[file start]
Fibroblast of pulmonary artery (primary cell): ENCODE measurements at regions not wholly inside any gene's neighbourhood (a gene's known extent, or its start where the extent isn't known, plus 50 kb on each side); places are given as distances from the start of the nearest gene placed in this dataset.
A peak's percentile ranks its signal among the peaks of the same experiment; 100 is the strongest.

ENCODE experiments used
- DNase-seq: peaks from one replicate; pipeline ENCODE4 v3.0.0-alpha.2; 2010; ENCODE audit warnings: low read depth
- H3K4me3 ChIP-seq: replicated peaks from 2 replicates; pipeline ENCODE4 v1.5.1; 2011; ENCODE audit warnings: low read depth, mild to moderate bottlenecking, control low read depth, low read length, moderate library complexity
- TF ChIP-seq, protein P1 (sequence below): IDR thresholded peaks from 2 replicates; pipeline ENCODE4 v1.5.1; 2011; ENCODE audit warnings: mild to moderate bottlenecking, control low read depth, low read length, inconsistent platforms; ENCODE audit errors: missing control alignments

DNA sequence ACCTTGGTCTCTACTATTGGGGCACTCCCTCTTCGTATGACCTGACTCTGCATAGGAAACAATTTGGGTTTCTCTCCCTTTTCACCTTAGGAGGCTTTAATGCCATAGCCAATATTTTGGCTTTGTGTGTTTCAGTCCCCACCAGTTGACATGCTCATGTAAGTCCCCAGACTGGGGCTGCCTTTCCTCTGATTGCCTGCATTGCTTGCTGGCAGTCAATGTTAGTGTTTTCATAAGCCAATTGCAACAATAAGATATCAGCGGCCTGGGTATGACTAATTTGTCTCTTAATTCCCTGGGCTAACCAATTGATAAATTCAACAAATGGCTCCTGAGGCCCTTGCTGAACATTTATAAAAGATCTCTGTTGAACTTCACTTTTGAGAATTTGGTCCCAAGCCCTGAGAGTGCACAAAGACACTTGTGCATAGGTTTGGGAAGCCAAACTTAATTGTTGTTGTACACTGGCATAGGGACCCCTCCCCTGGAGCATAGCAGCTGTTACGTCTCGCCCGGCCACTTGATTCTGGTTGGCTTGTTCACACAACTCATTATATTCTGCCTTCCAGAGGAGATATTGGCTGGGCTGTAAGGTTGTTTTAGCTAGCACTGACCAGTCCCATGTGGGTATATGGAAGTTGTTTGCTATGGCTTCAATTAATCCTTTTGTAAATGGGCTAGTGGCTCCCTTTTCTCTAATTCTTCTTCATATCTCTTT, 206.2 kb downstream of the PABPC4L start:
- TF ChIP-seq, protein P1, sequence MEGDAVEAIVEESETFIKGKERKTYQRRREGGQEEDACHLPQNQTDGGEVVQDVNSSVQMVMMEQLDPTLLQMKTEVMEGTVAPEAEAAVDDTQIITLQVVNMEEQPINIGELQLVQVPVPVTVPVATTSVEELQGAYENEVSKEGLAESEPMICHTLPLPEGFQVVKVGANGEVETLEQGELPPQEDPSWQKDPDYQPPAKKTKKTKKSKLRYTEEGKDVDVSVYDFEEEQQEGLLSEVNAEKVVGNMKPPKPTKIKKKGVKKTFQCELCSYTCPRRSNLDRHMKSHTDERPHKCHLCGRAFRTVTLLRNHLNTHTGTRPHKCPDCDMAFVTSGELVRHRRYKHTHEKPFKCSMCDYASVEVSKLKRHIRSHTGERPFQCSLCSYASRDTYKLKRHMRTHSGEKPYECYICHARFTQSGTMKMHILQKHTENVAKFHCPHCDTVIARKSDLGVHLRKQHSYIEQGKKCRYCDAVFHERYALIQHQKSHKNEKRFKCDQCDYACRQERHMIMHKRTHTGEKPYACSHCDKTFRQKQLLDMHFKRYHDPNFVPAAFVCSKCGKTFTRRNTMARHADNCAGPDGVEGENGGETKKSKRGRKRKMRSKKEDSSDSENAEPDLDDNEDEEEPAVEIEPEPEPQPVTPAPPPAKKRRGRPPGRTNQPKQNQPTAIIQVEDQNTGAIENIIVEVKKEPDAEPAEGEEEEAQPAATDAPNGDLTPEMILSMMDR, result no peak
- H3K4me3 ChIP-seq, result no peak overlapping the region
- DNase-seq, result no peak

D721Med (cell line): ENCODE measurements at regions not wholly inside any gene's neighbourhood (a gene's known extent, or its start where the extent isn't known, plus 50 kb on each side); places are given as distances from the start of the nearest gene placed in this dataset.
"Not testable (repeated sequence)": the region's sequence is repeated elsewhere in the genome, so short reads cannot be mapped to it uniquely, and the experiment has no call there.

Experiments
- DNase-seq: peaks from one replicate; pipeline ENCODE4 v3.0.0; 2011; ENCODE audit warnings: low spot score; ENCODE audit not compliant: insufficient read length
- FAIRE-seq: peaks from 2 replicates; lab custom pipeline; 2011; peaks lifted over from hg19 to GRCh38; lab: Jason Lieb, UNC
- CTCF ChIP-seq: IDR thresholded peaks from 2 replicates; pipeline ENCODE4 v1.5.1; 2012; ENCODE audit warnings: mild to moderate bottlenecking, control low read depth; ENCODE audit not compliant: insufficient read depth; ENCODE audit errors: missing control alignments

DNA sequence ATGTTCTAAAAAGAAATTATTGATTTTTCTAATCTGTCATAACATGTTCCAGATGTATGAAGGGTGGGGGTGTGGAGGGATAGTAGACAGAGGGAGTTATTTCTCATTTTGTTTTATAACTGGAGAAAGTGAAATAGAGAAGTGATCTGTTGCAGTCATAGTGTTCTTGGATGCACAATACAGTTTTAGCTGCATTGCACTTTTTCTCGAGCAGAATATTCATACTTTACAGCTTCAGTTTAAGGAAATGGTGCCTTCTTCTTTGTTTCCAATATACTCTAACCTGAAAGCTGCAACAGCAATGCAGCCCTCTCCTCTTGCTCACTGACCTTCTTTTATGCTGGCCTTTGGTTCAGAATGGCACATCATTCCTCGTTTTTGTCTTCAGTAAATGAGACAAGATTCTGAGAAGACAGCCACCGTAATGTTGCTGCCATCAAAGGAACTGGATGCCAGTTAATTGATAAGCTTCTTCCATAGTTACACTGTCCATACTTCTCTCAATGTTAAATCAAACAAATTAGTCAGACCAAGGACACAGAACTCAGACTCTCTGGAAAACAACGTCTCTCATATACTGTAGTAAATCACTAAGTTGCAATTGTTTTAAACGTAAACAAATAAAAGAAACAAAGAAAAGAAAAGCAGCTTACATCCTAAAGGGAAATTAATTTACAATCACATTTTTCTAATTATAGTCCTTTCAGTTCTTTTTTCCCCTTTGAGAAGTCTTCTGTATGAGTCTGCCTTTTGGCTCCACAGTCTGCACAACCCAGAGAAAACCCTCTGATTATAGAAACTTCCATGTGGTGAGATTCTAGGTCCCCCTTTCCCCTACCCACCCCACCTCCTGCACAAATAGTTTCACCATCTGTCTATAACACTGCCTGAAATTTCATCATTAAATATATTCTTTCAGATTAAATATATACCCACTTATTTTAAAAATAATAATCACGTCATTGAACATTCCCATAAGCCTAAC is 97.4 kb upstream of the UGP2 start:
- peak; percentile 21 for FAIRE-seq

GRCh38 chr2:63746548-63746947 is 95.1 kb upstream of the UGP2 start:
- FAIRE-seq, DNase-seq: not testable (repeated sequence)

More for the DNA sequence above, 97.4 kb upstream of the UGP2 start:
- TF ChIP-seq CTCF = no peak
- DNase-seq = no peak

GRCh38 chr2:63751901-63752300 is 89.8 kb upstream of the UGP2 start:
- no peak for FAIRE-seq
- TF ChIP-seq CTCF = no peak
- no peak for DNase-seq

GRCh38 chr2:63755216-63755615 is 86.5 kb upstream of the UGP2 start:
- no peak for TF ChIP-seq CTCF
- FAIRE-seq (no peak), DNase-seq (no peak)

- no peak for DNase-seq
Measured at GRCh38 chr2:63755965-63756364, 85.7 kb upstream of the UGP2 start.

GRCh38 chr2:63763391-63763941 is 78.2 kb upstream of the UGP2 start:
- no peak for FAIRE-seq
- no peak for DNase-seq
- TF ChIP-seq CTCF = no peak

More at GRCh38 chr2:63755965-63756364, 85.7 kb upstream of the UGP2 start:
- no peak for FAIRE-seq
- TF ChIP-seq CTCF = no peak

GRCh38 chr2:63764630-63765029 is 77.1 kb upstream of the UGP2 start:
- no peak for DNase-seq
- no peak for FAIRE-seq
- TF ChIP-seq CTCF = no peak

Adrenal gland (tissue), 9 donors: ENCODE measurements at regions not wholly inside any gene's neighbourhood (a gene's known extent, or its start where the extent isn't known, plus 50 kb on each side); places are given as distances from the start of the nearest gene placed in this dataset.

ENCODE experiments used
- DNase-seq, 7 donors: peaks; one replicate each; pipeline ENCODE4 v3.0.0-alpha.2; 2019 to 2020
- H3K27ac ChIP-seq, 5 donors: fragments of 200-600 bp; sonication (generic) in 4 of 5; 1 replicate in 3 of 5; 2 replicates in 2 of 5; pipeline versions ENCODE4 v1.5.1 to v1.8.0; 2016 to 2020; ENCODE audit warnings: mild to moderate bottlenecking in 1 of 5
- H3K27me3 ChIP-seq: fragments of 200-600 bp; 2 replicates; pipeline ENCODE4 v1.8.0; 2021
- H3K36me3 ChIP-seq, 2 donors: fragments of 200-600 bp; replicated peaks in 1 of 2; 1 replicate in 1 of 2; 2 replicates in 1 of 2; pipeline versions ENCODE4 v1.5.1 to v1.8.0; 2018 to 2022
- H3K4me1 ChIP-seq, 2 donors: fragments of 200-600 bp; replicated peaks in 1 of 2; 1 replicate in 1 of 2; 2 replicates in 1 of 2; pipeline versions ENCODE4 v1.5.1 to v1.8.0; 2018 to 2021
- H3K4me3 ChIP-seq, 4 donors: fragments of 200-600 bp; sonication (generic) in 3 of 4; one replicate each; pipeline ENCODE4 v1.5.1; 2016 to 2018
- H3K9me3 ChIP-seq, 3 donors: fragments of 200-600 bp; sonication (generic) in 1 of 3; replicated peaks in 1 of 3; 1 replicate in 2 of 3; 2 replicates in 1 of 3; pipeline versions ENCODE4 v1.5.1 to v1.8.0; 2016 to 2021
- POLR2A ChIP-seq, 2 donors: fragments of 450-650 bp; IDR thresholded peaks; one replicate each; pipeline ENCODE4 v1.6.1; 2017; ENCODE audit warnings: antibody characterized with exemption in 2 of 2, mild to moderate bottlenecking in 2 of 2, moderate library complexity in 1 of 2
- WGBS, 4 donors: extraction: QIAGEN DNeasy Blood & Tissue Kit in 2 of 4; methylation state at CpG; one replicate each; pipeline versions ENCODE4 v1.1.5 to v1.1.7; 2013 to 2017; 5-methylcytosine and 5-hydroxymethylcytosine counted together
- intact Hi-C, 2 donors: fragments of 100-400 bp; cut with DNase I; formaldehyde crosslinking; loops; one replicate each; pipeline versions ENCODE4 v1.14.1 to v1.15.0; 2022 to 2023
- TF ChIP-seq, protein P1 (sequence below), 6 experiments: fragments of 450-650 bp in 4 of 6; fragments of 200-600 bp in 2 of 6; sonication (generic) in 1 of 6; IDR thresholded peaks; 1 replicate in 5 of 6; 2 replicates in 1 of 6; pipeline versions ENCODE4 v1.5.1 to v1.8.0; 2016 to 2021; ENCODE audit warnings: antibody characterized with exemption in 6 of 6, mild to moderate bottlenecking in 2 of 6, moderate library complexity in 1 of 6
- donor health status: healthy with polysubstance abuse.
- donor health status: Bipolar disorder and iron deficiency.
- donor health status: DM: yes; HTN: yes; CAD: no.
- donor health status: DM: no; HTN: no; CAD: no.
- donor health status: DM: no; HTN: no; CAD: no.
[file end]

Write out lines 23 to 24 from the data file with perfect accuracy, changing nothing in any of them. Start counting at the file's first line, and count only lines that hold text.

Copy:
- DNase-seq = no peak

GRCh38 chr2:63751901-63752300 is 89.8 kb upstream of the UGP2 start: